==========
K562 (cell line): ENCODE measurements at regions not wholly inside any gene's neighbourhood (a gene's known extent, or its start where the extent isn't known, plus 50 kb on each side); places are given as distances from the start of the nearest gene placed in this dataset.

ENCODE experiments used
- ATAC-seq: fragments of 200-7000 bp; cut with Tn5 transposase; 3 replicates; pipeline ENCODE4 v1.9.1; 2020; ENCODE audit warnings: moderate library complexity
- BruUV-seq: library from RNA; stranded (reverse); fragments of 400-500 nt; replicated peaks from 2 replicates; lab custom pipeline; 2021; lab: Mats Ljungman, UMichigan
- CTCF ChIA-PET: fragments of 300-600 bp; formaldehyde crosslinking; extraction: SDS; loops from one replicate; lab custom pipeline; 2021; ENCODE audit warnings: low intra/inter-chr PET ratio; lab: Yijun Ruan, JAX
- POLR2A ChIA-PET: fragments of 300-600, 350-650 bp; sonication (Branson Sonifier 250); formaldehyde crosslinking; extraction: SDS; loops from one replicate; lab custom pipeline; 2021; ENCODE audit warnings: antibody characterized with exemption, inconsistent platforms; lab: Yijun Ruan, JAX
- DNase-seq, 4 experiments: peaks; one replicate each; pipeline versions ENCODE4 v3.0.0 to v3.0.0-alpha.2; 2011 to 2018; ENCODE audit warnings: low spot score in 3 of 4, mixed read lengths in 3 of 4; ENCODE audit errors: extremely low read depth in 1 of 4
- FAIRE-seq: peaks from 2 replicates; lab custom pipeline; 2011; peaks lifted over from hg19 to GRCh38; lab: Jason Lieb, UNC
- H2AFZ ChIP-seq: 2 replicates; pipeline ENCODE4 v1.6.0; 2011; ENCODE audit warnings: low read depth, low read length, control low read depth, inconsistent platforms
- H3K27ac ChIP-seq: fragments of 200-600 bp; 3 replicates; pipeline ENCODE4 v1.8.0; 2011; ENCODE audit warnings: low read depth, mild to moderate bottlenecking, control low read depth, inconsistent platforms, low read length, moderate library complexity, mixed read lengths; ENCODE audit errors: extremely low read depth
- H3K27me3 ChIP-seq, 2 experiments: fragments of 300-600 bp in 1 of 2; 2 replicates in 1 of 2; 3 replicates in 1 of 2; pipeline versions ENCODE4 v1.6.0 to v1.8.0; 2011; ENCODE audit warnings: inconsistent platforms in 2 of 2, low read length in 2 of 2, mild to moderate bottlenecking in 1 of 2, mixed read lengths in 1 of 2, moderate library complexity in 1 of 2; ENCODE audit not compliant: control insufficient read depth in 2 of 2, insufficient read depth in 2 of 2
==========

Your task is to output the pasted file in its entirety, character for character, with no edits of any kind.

K562 (cell line): ENCODE measurements at regions not wholly inside any gene's neighbourhood (a gene's known extent, or its start where the extent isn't known, plus 50 kb on each side); places are given as distances from the start of the nearest gene placed in this dataset.

ENCODE experiments used
- ATAC-seq: fragments of 200-7000 bp; cut with Tn5 transposase; 3 replicates; pipeline ENCODE4 v1.9.1; 2020; ENCODE audit warnings: moderate library complexity
- BruUV-seq: library from RNA; stranded (reverse); fragments of 400-500 nt; replicated peaks from 2 replicates; lab custom pipeline; 2021; lab: Mats Ljungman, UMichigan
- CTCF ChIA-PET: fragments of 300-600 bp; formaldehyde crosslinking; extraction: SDS; loops from one replicate; lab custom pipeline; 2021; ENCODE audit warnings: low intra/inter-chr PET ratio; lab: Yijun Ruan, JAX
- POLR2A ChIA-PET: fragments of 300-600, 350-650 bp; sonication (Branson Sonifier 250); formaldehyde crosslinking; extraction: SDS; loops from one replicate; lab custom pipeline; 2021; ENCODE audit warnings: antibody characterized with exemption, inconsistent platforms; lab: Yijun Ruan, JAX
- DNase-seq, 4 experiments: peaks; one replicate each; pipeline versions ENCODE4 v3.0.0 to v3.0.0-alpha.2; 2011 to 2018; ENCODE audit warnings: low spot score in 3 of 4, mixed read lengths in 3 of 4; ENCODE audit errors: extremely low read depth in 1 of 4
- FAIRE-seq: peaks from 2 replicates; lab custom pipeline; 2011; peaks lifted over from hg19 to GRCh38; lab: Jason Lieb, UNC
- H2AFZ ChIP-seq: 2 replicates; pipeline ENCODE4 v1.6.0; 2011; ENCODE audit warnings: low read depth, low read length, control low read depth, inconsistent platforms
- H3K27ac ChIP-seq: fragments of 200-600 bp; 3 replicates; pipeline ENCODE4 v1.8.0; 2011; ENCODE audit warnings: low read depth, mild to moderate bottlenecking, control low read depth, inconsistent platforms, low read length, moderate library complexity, mixed read lengths; ENCODE audit errors: extremely low read depth
- H3K27me3 ChIP-seq, 2 experiments: fragments of 300-600 bp in 1 of 2; 2 replicates in 1 of 2; 3 replicates in 1 of 2; pipeline versions ENCODE4 v1.6.0 to v1.8.0; 2011; ENCODE audit warnings: inconsistent platforms in 2 of 2, low read length in 2 of 2, mild to moderate bottlenecking in 1 of 2, mixed read lengths in 1 of 2, moderate library complexity in 1 of 2; ENCODE audit not compliant: control insufficient read depth in 2 of 2, insufficient read depth in 2 of 2